Tuesday, August 12, 2014

Venezuela: Pabellon Criollo

La Republica Bolivariana de Venezuela, or Venezuela as we know it, is a very bio diverse and historically culturally diverse country located in South America. The people of Venezuela are a mixture of Native American, Spaniard, and African. Although most of the country is monolingual and speak only Spanish, you can find hints of the ancestry of the Venezuelan people in their cooking.

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 The national dish is called pabellon criollo, or Creole pavilion. Made up of three components with various accompaniments, this dish is said to represent the mixture of races that make up Venezuela. The brown carne mechada represents the indigenous people, the white arroz blanco is the Europeans, and the black caraotas negras are the African peoples. I hope you enjoy this Venezuelan melting pot!
 
 
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The meat for the carne mechada turned out perfectly. It was tender because of the long simmering time, and the sofrito of peppers and onions gave it some color and flavor. Yummy!
 
Carne Mechada
2 pounds flank steak
4 tbsp oil
2 onions, chopped
1 red bell pepper, seeded and chopped
2 cloves garlic, minced
2 tomatoes, chopped
1 cup reserved broth
salt and pepper, to taste
 
Heat 1 tablespoon of oil over medium heat in a large saucepan. Add in one of the chopped onions and cook until it’s translucent, about 6-8 minutes. Place the steak in the pan. Brown each side for about 5 minutes. Remove the steak and onions to a pot, cover with water, and bring the water to a boil. Reduce the heat to a simmer, cover, and cook for 2-4 hours.
Remove the steak from the broth and let it cool. Reserve a cup of the broth for later. (Reserve more if you want some for the beans.) Once the meat has cooled enough to handle, shred it up with your fingers. Heat the remaining 3 tablespoons of oil in the large saucepan over medium heat. Add the onion, garlic, and red bell pepper. Cook for 8 minutes until the onion and pepper are tender. Mix in the steak, tomatoes, and broth. Bring it to a simmer, cover, and cook for 10 minutes. Remove the lid and simmer another 5 minutes. Season to taste and serve in between caraotas negras and arroz blanco, and top with fried plantains and a fried egg.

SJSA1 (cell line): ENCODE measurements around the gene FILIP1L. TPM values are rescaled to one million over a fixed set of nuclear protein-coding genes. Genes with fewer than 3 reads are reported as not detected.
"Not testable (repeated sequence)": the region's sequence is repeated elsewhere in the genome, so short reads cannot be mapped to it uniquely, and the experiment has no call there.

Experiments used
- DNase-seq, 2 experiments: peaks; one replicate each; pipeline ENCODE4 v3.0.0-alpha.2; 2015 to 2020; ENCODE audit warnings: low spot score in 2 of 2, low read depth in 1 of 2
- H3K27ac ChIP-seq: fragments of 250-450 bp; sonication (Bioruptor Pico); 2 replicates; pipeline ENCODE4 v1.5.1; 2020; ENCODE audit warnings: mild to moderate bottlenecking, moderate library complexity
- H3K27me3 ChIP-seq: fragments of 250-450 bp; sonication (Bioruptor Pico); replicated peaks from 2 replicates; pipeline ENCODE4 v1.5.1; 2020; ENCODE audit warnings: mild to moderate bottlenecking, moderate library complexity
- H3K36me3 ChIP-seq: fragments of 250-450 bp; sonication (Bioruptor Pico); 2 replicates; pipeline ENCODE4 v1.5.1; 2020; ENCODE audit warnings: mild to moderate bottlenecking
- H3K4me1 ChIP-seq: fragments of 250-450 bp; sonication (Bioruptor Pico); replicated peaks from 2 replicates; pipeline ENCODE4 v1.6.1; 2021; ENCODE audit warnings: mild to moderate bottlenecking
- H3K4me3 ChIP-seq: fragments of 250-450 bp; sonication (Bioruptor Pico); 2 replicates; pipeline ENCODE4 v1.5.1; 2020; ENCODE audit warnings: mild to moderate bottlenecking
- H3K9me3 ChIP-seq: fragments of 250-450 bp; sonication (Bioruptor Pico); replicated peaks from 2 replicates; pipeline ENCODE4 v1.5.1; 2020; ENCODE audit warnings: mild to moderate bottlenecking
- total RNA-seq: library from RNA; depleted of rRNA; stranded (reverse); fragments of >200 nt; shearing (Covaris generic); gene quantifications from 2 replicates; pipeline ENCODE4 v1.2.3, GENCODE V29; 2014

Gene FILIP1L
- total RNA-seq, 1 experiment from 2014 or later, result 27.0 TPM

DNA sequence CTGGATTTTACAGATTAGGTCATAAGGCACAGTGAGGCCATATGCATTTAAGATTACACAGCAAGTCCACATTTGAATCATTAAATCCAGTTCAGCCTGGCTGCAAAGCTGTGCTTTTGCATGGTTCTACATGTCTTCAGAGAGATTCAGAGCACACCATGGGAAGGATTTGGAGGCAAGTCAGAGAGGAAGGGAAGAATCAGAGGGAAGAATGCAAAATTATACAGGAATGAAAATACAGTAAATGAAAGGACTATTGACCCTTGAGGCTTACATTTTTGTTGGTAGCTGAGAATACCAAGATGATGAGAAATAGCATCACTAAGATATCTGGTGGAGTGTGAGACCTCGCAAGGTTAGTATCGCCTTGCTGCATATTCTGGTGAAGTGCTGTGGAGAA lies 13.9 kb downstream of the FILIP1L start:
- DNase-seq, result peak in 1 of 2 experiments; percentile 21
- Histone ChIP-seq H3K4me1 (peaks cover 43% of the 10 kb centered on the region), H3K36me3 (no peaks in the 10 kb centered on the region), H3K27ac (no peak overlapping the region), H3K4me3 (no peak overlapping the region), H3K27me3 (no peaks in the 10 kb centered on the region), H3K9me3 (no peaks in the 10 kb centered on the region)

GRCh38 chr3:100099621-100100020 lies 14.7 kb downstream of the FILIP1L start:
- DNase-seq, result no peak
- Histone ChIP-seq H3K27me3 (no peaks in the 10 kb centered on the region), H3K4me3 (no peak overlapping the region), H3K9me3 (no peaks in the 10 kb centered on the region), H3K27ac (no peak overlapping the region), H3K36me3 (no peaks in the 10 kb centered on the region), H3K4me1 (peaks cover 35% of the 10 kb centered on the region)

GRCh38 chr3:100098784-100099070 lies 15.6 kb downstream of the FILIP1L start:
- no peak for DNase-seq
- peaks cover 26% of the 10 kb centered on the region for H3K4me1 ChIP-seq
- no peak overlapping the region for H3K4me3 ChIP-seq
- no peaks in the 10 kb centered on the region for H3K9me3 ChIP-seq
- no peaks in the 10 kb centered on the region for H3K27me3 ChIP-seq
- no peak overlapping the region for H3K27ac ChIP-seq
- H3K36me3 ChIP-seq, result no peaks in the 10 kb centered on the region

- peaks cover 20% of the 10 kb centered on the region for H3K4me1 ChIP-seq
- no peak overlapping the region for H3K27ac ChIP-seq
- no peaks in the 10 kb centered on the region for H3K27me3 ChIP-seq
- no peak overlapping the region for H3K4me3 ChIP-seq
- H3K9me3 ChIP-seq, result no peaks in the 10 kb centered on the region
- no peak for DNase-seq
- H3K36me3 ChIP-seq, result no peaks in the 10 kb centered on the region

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Caraotas is the word for beans in Venezuela. I thought this was cool as I say frijoles. Either way you say it, these beans are good.


Caraotas Negras
1- 15 ounce can black beans
½ cup beef broth (or reserved broth from the mechada meat)
1 clove of garlic, minced
2 tbsp oil
1 onion, finely chopped
½ tsp ground cumin
salt and pepper, to taste

Heat the oil over medium heat in a small saucepan. Add the onion and garlic. Sauté until the onion is tender, about 7 minutes. Add in the beef broth, beans, and bean liquid. Bring to a boil and cook uncovered for 7-10 minutes, or until most of the liquid has evaporated. (Cook for less time if you want your beans soupier. Be sure not to overcook, though, because there needs to be some liquid left.)

 


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Arroz blanco is simple white rice. It goes great with the meat and beans as a nice base.


Arroz Blanco
1 cup white rice
2 tbsp vegetable oil
1 clove garlic, minced
2 cups water
salt and pepper, to taste

Heat the oil over medium heat in a small pot. Once the oil is shiny, add in the garlic. Cook for about a minute, or until golden brown. Add the water, salt, and pepper into the pot. Bring to a boil, pour in the rice, and reduce the heat to a simmer. Stir and cover. Cook for 15 minutes, or until all the water has been absorbed. Let the rice sit covered for 5 minutes after it has cooked. Fluff with a fork and serve.


Adding a fried egg to the top turns the dish into pabellon a caballo. Caballo means horse in Spanish. The egg is riding the meal.


Fried Egg “A Caballo”
1 tbsp oil
1 egg

Heat the oil over medium high heat in a skillet. Crack the egg into a bowl and lightly pour it into the pan, being careful not to break the yolk. Cook until the egg whites have set. Flip the egg over, breaking the yolk. Cook for another 45 seconds until the yolk has set. Serve immediately.




Often tajadas (fried plantains) are added alongside the meal as an accompaniment. This variation is called pabellon con baranda. This literally means handrail, representing how the plantain usually is sliced into long strips before frying. They are said to hold the rest of the dishes in like a hand rail.



Arepa is another good side to serve with your pabellon criollo. Venezuelans make their arepas very similarly to the Colombians, and they are their typical bread served with meals. You can stuff the arepas with the beef or beans to make a yummy sandwich.


My family LOVED Venezuela. I think my mom ate four plates of the beef, and my dad said it was his favorite so far. Carson enjoyed the rice, and both Harp and Carson loved the fried egg. Mixing all the components together is delicious. I was shocked that my mom ate the beans and even more shocked that my dad ate the rice even though it had garlic in it. I hope you enjoy Venezuela like we did!

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